Designers Ron Culver and Joseph Sarafian have developed a method of casting concrete in Lycra stretched by robotic arms, which they believe could be used to create radical new architectural forms.
Carried out at the University of California, the Fabric Forms project involves pouring a concrete fibreglass mixture into Y-shaped Lycra sleeves stretched into position by six-axis robots.
"This casting method has implications at various scales in the construction site of the future," Sarafian told Dezeen. "We see it being scaled up to create unique building facade elements or even the primary structure of a building."
Because it is easy to produce, the fabric allows users to create many shapes without having to cast a unique mould every time they produce a new shape.
This lends itself well to parametric design, where dramatic forms can be achieved by digitally altering a set of variables at the design stage.
"Parametric design is increasing the need for variation, much of which goes unbuilt because of traditional construction methods' failure to adapt to new digital technologies," Sarafian said.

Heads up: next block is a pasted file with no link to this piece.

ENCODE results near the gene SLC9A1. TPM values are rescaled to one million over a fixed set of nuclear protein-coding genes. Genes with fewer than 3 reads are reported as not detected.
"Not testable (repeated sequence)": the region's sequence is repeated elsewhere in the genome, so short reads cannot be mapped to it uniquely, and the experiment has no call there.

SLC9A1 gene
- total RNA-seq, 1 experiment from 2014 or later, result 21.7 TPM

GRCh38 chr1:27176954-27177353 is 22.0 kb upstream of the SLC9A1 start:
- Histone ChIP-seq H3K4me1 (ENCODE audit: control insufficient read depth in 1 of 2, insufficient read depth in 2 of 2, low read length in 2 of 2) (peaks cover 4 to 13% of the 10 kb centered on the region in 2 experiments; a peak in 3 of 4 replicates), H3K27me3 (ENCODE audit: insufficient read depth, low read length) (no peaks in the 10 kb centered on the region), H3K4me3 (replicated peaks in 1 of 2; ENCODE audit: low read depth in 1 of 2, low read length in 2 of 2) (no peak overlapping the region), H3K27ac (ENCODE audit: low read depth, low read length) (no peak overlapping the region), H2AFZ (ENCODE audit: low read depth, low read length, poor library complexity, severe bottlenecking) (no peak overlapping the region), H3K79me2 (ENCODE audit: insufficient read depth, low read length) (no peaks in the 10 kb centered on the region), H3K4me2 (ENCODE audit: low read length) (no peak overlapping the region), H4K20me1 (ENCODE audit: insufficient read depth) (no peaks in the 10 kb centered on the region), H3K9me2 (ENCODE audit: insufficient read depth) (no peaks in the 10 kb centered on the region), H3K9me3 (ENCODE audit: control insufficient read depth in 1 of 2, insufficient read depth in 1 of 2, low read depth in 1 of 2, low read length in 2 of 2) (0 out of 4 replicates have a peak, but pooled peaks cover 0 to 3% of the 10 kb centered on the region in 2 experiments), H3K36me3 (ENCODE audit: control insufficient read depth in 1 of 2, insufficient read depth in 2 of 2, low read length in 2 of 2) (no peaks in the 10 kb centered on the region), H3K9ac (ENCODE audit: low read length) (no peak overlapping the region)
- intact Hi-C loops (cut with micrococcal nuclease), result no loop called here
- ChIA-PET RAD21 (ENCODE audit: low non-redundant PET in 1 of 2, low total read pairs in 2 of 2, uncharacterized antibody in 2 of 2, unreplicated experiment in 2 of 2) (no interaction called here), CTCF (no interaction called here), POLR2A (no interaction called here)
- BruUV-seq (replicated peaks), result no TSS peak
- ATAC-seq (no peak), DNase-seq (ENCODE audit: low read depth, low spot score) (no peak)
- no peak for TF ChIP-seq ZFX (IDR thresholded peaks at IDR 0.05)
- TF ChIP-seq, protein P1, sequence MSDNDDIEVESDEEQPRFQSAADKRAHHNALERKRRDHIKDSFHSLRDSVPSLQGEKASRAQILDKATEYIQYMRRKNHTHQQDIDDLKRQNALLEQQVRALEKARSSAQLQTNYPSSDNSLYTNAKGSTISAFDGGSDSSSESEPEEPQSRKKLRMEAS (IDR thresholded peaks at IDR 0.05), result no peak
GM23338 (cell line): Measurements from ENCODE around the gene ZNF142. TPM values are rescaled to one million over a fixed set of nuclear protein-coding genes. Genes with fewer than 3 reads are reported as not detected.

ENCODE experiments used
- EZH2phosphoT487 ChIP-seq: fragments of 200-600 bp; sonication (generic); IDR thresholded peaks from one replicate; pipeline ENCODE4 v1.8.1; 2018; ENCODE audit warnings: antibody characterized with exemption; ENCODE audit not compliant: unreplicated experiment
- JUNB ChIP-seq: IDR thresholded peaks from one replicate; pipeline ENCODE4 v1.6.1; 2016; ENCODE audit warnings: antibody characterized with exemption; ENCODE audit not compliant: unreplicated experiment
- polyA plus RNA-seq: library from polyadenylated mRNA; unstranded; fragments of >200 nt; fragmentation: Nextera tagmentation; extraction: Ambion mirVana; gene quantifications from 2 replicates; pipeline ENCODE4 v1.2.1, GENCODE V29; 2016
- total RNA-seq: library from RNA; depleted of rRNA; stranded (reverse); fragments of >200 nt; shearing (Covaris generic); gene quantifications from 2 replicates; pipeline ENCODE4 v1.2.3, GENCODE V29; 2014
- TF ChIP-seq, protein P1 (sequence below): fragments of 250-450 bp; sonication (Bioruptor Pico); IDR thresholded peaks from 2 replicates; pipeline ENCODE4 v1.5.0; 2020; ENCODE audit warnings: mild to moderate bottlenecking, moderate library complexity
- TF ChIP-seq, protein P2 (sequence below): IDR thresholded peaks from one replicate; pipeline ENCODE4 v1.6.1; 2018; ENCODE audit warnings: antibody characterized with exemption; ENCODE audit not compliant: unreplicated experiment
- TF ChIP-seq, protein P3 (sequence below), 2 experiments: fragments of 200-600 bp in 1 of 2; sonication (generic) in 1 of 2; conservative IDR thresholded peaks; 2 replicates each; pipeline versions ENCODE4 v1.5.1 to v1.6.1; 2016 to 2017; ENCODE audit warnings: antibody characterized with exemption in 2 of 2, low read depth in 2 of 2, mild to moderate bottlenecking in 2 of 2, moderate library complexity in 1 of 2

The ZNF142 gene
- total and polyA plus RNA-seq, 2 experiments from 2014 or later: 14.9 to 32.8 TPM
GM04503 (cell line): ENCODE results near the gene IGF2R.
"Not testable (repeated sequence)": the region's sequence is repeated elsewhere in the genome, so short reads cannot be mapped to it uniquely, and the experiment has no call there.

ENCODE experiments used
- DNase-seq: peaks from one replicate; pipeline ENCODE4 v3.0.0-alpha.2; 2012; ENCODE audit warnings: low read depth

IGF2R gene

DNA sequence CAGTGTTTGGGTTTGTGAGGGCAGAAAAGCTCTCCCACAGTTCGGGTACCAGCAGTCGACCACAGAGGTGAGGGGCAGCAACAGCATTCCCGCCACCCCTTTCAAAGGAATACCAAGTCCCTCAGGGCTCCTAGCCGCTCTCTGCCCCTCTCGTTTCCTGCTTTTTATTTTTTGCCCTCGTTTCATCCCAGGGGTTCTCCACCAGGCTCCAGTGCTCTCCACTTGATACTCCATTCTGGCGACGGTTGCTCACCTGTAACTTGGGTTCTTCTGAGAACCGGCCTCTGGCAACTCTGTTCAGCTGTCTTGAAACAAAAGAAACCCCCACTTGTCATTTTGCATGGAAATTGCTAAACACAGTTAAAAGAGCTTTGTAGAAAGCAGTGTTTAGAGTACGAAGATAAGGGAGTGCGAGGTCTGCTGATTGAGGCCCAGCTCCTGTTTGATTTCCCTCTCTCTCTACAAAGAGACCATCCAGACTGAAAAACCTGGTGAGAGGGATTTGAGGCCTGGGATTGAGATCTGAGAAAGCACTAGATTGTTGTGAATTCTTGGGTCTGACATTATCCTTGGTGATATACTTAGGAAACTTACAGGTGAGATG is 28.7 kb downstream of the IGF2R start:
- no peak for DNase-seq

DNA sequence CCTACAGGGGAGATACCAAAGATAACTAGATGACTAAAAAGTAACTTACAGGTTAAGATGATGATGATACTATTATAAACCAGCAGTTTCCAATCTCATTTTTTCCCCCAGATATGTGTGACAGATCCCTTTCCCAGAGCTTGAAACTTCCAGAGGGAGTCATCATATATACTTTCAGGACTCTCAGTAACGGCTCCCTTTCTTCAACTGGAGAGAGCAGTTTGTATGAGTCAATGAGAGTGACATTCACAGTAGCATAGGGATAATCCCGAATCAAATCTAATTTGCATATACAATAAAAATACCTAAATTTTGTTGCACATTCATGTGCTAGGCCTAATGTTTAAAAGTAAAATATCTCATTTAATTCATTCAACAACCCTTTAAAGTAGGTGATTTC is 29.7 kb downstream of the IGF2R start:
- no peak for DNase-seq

"We see Fabric Forms as one of many ways to bridge that gap... It allows us to create compound curvature out of a cast object that would otherwise be destroyed when rigid formwork is removed."
It is also, according to the designers, a more sustainable alternative that would reduce labour and material costs, as well as being faster than traditional construction methods.
"Traditional casting methods are both labour intensive and unsustainable," Sarafian said. "Plywood formwork is often stripped and discarded after concrete has cured."
Read the full story on Dezeen: www.dezeen.com/2016/05/19/ron-culver-joseph-sarafian-fabric-forms-cast-concrete-robotic-arms-construction-method-of-the-future/
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